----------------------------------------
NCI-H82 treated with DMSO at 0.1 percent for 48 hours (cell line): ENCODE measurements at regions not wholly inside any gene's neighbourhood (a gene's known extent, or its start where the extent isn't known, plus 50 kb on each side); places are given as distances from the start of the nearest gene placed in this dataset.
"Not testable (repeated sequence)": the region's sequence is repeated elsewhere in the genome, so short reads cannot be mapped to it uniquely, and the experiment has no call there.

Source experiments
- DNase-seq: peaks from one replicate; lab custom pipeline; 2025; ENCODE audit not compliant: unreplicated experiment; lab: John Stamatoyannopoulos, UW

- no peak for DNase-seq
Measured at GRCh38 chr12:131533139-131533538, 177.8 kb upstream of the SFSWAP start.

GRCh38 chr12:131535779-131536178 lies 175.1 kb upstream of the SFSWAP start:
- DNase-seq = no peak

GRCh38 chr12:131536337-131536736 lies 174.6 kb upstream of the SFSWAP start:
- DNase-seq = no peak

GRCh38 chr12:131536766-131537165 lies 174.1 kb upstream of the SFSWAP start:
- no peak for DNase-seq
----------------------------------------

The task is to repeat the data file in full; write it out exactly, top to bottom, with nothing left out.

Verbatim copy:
NCI-H82 treated with DMSO at 0.1 percent for 48 hours (cell line): ENCODE measurements at regions not wholly inside any gene's neighbourhood (a gene's known extent, or its start where the extent isn't known, plus 50 kb on each side); places are given as distances from the start of the nearest gene placed in this dataset.
"Not testable (repeated sequence)": the region's sequence is repeated elsewhere in the genome, so short reads cannot be mapped to it uniquely, and the experiment has no call there.

Source experiments
- DNase-seq: peaks from one replicate; lab custom pipeline; 2025; ENCODE audit not compliant: unreplicated experiment; lab: John Stamatoyannopoulos, UW

- no peak for DNase-seq
Measured at GRCh38 chr12:131533139-131533538, 177.8 kb upstream of the SFSWAP start.

GRCh38 chr12:131535779-131536178 lies 175.1 kb upstream of the SFSWAP start:
- DNase-seq = no peak

GRCh38 chr12:131536337-131536736 lies 174.6 kb upstream of the SFSWAP start:
- DNase-seq = no peak

GRCh38 chr12:131536766-131537165 lies 174.1 kb upstream of the SFSWAP start:
- no peak for DNase-seq